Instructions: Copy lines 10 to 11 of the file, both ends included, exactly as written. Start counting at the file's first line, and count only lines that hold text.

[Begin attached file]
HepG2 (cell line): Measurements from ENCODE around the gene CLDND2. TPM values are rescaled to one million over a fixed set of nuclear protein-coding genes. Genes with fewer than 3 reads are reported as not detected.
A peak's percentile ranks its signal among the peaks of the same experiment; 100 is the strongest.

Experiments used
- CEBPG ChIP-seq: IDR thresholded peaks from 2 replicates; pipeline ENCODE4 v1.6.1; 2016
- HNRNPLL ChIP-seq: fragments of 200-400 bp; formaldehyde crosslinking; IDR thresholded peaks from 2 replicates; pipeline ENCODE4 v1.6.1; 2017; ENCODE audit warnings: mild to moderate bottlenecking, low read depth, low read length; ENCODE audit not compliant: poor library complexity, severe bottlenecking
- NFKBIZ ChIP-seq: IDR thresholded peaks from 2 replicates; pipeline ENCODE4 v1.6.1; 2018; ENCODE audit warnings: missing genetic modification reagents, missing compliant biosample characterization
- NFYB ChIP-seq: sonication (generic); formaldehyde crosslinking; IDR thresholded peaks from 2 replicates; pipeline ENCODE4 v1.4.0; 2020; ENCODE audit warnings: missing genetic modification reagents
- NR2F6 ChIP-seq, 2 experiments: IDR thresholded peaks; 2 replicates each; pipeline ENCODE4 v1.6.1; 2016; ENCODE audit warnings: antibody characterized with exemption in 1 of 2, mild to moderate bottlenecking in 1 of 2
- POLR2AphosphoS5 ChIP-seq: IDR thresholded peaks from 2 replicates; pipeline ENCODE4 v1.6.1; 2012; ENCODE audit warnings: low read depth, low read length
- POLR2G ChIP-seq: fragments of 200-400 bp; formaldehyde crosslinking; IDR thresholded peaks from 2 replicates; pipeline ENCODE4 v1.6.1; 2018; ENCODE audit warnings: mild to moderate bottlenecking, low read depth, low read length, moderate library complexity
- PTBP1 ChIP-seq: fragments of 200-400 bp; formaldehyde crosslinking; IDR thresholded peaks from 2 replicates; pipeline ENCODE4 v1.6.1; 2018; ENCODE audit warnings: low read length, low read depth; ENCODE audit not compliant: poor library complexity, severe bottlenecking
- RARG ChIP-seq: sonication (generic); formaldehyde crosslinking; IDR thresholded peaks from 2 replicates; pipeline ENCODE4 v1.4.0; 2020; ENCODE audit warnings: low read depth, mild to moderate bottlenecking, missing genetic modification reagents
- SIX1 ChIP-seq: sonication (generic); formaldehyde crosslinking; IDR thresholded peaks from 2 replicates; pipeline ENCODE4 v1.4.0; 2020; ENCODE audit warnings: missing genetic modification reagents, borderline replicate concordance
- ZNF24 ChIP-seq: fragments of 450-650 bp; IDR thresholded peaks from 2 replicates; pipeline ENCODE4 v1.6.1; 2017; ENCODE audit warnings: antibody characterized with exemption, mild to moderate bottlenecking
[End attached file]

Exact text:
- POLR2G ChIP-seq: fragments of 200-400 bp; formaldehyde crosslinking; IDR thresholded peaks from 2 replicates; pipeline ENCODE4 v1.6.1; 2018; ENCODE audit warnings: mild to moderate bottlenecking, low read depth, low read length, moderate library complexity
- PTBP1 ChIP-seq: fragments of 200-400 bp; formaldehyde crosslinking; IDR thresholded peaks from 2 replicates; pipeline ENCODE4 v1.6.1; 2018; ENCODE audit warnings: low read length, low read depth; ENCODE audit not compliant: poor library complexity, severe bottlenecking